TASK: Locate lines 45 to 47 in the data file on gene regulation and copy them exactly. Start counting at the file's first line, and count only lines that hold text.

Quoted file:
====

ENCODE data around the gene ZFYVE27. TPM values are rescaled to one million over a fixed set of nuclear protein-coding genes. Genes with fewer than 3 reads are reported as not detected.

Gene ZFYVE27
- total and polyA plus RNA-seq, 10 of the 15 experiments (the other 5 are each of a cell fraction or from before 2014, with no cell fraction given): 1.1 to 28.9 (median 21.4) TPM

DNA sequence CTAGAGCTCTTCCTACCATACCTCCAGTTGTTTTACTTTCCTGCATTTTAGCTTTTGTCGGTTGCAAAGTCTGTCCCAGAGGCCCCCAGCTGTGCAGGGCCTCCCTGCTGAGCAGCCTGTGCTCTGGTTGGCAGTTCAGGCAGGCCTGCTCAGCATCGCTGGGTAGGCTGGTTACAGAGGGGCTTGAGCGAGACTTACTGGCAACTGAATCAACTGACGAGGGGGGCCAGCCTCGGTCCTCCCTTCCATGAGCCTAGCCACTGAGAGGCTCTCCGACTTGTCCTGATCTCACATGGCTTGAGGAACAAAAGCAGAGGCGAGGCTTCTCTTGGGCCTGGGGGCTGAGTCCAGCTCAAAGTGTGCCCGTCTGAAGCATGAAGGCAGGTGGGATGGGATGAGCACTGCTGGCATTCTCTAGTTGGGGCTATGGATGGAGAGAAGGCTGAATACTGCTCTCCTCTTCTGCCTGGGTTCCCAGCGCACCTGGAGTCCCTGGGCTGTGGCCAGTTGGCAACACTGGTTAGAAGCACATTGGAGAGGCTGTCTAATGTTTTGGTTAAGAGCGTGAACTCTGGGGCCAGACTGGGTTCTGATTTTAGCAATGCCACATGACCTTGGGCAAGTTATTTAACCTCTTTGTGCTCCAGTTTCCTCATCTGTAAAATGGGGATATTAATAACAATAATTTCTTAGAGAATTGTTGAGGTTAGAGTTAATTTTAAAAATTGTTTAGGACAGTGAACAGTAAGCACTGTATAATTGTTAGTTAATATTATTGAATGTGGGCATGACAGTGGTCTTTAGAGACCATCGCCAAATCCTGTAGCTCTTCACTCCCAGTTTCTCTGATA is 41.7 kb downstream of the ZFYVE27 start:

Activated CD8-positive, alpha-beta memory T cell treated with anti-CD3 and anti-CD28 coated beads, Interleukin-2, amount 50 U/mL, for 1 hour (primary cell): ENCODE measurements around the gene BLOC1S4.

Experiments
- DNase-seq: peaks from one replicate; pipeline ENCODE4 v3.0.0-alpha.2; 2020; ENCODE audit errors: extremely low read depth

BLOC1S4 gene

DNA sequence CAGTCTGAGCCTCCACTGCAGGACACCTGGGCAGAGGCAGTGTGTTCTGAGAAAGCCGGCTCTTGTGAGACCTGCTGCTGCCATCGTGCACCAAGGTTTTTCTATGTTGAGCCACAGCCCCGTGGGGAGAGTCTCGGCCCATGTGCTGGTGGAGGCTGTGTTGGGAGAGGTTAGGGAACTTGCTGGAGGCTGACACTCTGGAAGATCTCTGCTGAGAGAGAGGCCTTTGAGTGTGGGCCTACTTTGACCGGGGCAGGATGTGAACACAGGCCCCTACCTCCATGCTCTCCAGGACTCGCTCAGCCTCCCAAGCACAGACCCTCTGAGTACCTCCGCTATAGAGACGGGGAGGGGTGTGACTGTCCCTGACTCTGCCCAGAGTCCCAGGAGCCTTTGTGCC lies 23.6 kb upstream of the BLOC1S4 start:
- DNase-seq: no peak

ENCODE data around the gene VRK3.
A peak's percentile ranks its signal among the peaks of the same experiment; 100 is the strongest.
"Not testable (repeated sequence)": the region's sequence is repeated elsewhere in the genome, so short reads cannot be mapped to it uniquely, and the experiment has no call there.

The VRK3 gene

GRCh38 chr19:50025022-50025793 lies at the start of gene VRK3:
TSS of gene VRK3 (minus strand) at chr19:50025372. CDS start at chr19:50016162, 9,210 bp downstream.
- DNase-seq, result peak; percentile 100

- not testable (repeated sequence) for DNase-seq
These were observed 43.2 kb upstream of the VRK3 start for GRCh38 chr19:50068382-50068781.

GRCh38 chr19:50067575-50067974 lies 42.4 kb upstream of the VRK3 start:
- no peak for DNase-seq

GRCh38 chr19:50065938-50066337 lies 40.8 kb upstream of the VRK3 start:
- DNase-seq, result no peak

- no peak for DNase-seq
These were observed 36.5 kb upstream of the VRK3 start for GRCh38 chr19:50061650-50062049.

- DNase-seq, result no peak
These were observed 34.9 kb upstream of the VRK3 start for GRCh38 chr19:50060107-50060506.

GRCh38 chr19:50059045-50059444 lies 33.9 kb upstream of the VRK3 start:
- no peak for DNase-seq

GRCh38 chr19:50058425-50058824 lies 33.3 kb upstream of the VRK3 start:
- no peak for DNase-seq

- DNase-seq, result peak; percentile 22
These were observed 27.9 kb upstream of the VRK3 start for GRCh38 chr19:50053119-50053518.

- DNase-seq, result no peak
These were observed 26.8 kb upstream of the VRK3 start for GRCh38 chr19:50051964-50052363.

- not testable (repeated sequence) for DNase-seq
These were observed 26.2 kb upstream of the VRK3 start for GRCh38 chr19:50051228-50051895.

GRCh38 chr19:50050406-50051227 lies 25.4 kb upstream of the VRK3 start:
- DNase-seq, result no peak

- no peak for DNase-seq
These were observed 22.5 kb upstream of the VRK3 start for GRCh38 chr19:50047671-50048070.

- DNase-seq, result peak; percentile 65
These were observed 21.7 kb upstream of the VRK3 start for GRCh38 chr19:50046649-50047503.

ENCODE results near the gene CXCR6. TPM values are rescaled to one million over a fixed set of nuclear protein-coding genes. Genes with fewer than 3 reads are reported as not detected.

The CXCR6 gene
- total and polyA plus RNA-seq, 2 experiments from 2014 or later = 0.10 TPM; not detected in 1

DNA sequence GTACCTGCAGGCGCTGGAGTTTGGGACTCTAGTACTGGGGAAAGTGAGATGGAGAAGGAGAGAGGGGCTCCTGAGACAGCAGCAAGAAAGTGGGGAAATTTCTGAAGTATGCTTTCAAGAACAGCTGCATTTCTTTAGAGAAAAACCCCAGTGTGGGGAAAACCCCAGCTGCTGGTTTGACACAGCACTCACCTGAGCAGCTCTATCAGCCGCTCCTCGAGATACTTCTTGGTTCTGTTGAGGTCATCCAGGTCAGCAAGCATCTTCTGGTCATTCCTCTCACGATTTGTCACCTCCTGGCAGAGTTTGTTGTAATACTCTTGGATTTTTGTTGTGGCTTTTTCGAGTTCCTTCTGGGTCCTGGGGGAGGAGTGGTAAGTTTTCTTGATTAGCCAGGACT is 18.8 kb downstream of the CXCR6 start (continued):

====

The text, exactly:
The CXCR6 gene
- total and polyA plus RNA-seq, 2 experiments from 2014 or later = 0.10 TPM; not detected in 1

DNA sequence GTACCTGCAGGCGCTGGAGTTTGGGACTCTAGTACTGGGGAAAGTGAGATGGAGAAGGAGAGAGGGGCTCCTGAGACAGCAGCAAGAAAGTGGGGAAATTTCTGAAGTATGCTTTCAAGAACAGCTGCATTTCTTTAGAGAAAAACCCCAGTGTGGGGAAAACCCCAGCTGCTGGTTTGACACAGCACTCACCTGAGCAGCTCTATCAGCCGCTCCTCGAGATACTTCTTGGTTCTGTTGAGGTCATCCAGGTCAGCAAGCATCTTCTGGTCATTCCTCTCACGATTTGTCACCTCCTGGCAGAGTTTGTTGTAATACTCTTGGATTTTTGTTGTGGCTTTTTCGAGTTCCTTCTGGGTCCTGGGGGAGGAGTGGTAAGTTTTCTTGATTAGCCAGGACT is 18.8 kb downstream of the CXCR6 start (continued):